Considerable attention is rightfully afforded to the safety all workers on construction sites, but often with a greater emphasis upon younger staff.

Certainly, efforts to boost awareness about safe practices amongst younger employees are welcome – especially as many of these workers lack experience, are vulnerable to accidents if not adequately supervised, and can be se on the path to a safe and rewarding career if they develop good habits early.

Nevertheless, data from Safe Work Australia covering the 11 years spanning 2003 to 2013 points to another interesting phenomenon: injury and fatality rates are in fact more common amongst older construction workers.

Amongst employees, the figures show that those over 55 accounted for 11 per cent of the construction workforce but almost a quarter (24 per cent) of fatalities on site. Amongst the self-employed, those over that age accounted for 19 per cent of workers but a whopping 55 per cent of fatalities. On a per thousand worker basis, employees aged between 25 and 54 are more than twice as likely to be killed on site compared those aged either 25 to 34 or under 25. For workers aged 65 or older, the probability of fatality on site is six times that of workers in younger age cohorts.

The data is less stark when it comes to claims for serious injuries (covering the three years spanning 2009/10 to 2011/12 only). Nevertheless, it shows that workers aged 55 or older are 40 per cent more likely to lodge a claim compared with those under 25. Moreover, the average worker in this cohort is off work for more than nine weeks against four weeks for those under 25. This suggests that older workers either suffer more serious injuries or take longer to recover.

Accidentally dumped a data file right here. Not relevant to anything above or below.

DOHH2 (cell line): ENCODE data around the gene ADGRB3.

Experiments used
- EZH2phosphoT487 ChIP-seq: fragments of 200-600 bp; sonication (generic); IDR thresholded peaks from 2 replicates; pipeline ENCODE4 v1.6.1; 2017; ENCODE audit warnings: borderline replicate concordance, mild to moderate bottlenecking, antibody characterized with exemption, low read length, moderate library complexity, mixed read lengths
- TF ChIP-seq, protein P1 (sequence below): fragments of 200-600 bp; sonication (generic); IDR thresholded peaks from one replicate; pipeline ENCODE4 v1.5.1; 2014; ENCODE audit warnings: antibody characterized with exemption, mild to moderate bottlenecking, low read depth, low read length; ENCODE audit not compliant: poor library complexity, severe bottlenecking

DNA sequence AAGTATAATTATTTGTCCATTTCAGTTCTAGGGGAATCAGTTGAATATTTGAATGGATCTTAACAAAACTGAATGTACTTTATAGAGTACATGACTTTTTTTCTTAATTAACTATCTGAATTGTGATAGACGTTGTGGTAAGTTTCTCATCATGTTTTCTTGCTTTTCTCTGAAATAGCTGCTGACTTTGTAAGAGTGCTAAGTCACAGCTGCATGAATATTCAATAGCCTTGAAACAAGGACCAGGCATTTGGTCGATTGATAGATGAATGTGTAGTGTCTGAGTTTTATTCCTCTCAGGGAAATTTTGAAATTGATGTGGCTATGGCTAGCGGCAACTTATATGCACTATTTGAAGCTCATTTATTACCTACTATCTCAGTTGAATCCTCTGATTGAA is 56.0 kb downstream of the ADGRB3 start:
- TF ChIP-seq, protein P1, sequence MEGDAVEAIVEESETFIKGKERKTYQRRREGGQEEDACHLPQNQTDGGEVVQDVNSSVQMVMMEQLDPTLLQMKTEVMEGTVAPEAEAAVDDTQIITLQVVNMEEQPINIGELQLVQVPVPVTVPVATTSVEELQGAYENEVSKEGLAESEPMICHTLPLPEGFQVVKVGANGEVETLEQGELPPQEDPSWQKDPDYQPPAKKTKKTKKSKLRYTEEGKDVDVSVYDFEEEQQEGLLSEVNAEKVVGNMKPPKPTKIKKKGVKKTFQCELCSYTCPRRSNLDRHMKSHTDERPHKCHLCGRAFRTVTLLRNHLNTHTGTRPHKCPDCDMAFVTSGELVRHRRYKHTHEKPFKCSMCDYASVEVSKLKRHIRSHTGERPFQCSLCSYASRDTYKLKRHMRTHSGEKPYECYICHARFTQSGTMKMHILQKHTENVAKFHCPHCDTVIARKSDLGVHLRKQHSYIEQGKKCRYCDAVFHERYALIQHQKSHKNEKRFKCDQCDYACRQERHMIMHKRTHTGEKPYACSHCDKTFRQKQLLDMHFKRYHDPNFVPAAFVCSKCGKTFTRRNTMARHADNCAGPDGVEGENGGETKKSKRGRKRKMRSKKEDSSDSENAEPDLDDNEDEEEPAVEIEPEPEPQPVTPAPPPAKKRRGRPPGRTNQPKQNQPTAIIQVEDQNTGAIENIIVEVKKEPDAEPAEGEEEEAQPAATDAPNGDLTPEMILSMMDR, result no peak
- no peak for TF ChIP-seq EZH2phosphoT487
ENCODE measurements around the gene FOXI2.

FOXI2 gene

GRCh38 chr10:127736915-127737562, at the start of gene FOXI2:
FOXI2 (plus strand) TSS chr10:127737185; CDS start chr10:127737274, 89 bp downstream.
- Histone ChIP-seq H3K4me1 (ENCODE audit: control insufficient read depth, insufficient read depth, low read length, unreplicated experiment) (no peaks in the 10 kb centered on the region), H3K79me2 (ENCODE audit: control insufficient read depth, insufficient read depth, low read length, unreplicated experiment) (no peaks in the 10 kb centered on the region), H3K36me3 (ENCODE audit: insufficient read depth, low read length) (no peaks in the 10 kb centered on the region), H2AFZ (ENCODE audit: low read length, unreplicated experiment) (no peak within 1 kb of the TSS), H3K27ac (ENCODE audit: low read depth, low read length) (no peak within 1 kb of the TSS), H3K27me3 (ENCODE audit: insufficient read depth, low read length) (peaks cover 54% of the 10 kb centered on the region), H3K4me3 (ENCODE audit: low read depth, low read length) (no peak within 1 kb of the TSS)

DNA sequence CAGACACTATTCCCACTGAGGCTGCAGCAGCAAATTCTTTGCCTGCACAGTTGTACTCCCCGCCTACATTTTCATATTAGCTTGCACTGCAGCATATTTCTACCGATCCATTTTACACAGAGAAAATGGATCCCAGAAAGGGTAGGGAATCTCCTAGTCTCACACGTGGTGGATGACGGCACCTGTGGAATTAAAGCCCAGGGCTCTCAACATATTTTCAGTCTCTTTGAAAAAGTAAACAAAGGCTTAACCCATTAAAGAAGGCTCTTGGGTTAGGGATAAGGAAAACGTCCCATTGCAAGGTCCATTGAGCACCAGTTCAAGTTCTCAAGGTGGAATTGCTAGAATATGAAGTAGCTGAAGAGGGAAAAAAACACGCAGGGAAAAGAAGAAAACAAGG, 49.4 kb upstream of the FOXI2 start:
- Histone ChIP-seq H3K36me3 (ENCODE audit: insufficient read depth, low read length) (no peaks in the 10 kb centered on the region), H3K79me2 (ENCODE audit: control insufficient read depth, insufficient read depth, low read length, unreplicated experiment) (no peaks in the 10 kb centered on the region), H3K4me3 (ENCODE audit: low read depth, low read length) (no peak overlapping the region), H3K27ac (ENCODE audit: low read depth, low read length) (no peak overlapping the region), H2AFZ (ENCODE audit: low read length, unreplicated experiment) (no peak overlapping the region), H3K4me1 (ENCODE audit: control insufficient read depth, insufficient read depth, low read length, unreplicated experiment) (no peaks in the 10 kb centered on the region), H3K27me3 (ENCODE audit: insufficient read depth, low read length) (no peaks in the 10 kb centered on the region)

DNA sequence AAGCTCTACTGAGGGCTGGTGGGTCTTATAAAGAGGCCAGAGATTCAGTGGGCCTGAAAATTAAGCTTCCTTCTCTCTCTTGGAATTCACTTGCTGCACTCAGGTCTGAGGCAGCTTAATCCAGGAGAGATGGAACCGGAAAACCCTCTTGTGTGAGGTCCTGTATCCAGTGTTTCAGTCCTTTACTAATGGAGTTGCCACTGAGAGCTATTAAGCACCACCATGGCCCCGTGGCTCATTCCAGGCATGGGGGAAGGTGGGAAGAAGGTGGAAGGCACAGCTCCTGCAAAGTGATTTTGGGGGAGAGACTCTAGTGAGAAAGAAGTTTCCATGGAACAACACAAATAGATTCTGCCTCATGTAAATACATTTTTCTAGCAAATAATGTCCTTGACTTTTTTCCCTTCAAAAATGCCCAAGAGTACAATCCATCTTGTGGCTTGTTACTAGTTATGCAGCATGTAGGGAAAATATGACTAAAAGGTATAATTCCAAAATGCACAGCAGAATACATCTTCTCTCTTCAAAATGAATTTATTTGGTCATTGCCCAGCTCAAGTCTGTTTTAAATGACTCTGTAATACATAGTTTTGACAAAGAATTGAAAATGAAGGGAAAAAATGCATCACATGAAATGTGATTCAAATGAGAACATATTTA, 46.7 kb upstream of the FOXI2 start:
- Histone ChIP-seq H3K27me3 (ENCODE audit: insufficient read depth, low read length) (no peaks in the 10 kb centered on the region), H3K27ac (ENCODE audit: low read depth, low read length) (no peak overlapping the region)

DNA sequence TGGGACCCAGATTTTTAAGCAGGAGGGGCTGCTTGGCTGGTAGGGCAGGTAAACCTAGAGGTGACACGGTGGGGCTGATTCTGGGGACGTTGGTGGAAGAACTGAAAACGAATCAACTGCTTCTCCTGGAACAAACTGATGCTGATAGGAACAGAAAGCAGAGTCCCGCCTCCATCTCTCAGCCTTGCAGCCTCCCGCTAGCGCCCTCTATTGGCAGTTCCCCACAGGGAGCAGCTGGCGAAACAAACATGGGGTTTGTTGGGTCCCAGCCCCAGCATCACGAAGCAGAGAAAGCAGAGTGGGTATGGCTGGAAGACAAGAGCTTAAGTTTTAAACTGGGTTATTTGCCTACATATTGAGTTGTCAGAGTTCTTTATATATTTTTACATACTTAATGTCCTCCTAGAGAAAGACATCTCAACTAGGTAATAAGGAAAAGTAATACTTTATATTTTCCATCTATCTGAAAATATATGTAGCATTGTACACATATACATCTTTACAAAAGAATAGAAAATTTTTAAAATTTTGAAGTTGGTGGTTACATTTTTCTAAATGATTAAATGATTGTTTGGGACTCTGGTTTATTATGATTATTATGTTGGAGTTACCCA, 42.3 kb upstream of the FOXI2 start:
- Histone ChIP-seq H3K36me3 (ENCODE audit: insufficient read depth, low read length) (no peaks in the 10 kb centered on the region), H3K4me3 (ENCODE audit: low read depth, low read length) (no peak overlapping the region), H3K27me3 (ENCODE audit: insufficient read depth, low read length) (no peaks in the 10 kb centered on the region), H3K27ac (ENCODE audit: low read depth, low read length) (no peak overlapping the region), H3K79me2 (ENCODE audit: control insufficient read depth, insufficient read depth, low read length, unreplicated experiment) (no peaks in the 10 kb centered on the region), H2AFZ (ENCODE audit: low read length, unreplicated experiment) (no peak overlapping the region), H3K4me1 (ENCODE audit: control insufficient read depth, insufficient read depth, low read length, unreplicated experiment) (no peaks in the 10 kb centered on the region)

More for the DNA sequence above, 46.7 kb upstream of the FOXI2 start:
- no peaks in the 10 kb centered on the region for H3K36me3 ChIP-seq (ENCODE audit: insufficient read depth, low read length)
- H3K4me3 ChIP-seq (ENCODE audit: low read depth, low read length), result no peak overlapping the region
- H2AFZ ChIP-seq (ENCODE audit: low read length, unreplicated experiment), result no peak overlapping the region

At the outset, it should be acknowledged that older workers often add immense value to the construction workforce and play an important role from a safety perspective in terms of looking out for younger workers and sharing lessons learned through experience.

Nonetheless, the data raises questions about why older workers are a statistically high risk group and what strategies employers should adopt to manage risk for older members of their workforce. One possibility is that older workers with more experience may be entrusted with tasks involving higher risk. Older workers are more likely to self-employed (another high-risk group), although even amongst employees, older workers still have higher injury rates.